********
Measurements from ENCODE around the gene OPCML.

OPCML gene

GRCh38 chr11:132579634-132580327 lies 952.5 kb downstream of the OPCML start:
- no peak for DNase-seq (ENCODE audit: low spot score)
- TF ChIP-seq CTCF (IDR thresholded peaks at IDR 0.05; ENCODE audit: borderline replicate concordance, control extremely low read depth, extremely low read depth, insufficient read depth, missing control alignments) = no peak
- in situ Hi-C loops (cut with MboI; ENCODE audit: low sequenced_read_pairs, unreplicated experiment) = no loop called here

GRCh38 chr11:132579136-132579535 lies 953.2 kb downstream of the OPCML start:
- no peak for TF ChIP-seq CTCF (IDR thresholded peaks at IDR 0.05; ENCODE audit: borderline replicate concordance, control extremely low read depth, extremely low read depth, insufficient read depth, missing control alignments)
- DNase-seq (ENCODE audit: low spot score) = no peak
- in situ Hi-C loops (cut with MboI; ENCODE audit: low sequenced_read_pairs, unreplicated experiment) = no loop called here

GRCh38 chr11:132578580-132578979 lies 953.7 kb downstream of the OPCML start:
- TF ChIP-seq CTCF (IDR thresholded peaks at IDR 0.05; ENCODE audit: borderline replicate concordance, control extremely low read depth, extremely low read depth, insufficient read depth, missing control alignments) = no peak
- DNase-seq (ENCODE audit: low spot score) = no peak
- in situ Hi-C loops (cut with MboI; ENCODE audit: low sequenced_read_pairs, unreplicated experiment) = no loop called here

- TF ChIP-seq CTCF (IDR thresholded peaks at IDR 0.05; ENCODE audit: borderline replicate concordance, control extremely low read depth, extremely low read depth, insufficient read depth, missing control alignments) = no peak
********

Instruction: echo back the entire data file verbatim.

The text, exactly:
Measurements from ENCODE around the gene OPCML.

OPCML gene

GRCh38 chr11:132579634-132580327 lies 952.5 kb downstream of the OPCML start:
- no peak for DNase-seq (ENCODE audit: low spot score)
- TF ChIP-seq CTCF (IDR thresholded peaks at IDR 0.05; ENCODE audit: borderline replicate concordance, control extremely low read depth, extremely low read depth, insufficient read depth, missing control alignments) = no peak
- in situ Hi-C loops (cut with MboI; ENCODE audit: low sequenced_read_pairs, unreplicated experiment) = no loop called here

GRCh38 chr11:132579136-132579535 lies 953.2 kb downstream of the OPCML start:
- no peak for TF ChIP-seq CTCF (IDR thresholded peaks at IDR 0.05; ENCODE audit: borderline replicate concordance, control extremely low read depth, extremely low read depth, insufficient read depth, missing control alignments)
- DNase-seq (ENCODE audit: low spot score) = no peak
- in situ Hi-C loops (cut with MboI; ENCODE audit: low sequenced_read_pairs, unreplicated experiment) = no loop called here

GRCh38 chr11:132578580-132578979 lies 953.7 kb downstream of the OPCML start:
- TF ChIP-seq CTCF (IDR thresholded peaks at IDR 0.05; ENCODE audit: borderline replicate concordance, control extremely low read depth, extremely low read depth, insufficient read depth, missing control alignments) = no peak
- DNase-seq (ENCODE audit: low spot score) = no peak
- in situ Hi-C loops (cut with MboI; ENCODE audit: low sequenced_read_pairs, unreplicated experiment) = no loop called here

- TF ChIP-seq CTCF (IDR thresholded peaks at IDR 0.05; ENCODE audit: borderline replicate concordance, control extremely low read depth, extremely low read depth, insufficient read depth, missing control alignments) = no peak